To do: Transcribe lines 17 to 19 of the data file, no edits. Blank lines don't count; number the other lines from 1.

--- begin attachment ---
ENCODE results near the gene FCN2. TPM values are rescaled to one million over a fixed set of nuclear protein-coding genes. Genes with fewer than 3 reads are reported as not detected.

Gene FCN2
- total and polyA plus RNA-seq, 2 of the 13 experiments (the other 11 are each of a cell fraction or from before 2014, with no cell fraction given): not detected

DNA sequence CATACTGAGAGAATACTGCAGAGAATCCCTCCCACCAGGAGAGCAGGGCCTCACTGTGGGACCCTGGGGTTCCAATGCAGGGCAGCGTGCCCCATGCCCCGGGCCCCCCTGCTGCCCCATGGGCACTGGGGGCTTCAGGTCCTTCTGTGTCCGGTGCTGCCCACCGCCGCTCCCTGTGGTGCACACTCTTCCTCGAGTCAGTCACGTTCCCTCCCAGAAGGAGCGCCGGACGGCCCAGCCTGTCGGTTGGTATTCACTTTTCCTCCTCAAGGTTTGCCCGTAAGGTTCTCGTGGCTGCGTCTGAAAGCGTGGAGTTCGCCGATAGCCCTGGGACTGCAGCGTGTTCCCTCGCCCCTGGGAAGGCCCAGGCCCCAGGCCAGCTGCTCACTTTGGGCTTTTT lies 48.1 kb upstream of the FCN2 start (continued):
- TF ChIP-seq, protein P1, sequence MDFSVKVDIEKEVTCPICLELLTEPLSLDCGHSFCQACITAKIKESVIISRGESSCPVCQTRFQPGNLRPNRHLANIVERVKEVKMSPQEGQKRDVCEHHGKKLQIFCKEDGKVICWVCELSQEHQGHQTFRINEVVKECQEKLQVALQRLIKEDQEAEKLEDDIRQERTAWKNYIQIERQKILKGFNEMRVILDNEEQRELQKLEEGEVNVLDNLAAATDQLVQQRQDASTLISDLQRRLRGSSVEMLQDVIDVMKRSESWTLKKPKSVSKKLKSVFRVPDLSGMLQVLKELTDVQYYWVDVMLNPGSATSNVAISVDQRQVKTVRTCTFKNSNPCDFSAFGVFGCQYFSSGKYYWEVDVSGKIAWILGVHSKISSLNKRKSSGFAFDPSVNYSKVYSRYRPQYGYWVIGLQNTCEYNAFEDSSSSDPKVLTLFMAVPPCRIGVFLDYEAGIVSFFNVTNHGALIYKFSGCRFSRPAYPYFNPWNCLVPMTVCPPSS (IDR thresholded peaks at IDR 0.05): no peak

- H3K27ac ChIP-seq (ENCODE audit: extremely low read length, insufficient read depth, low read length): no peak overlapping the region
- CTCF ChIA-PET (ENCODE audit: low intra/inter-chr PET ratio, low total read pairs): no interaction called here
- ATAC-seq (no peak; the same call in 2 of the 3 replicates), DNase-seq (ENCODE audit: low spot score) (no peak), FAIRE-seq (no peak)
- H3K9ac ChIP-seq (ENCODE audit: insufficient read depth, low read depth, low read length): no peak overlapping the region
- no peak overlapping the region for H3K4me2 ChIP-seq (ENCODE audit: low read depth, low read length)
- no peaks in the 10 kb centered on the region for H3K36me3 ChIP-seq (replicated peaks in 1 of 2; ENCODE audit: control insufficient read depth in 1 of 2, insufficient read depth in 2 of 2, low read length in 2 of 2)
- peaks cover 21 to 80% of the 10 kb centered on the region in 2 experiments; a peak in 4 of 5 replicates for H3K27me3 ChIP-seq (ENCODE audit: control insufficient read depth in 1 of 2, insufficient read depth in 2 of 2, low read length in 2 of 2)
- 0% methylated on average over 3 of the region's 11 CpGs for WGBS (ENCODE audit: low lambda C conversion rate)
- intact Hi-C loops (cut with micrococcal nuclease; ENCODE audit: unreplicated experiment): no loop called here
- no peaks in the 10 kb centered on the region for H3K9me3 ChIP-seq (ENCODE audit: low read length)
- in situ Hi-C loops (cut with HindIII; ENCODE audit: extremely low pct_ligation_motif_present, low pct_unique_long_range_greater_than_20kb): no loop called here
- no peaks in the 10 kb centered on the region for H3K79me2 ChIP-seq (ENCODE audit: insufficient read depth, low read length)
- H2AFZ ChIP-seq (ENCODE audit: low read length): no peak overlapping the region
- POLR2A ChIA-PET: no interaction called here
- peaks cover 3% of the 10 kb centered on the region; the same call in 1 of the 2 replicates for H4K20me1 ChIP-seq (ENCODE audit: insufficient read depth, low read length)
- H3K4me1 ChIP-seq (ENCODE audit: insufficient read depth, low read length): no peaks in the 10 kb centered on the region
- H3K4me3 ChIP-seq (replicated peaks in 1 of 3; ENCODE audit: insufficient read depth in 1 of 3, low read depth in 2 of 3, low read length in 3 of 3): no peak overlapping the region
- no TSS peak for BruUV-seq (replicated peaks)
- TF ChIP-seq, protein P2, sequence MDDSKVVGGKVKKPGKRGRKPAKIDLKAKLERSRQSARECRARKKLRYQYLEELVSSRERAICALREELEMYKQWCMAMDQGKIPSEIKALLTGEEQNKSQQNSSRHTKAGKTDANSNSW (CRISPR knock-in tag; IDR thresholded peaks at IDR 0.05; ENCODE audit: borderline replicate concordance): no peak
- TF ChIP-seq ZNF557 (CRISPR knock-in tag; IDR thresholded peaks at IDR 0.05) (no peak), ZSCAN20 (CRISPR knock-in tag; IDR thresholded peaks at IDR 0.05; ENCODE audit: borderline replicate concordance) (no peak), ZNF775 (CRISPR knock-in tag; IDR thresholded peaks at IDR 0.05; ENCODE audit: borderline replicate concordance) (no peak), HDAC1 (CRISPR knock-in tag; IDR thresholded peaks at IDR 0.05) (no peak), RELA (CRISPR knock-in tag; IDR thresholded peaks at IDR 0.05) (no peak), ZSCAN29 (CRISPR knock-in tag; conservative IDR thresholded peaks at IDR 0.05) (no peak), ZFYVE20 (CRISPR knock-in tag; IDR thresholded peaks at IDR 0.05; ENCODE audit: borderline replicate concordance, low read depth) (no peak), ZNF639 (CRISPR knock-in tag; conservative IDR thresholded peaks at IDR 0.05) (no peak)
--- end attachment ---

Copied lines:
- no peaks in the 10 kb centered on the region for H3K79me2 ChIP-seq (ENCODE audit: insufficient read depth, low read length)
- H2AFZ ChIP-seq (ENCODE audit: low read length): no peak overlapping the region
- POLR2A ChIA-PET: no interaction called here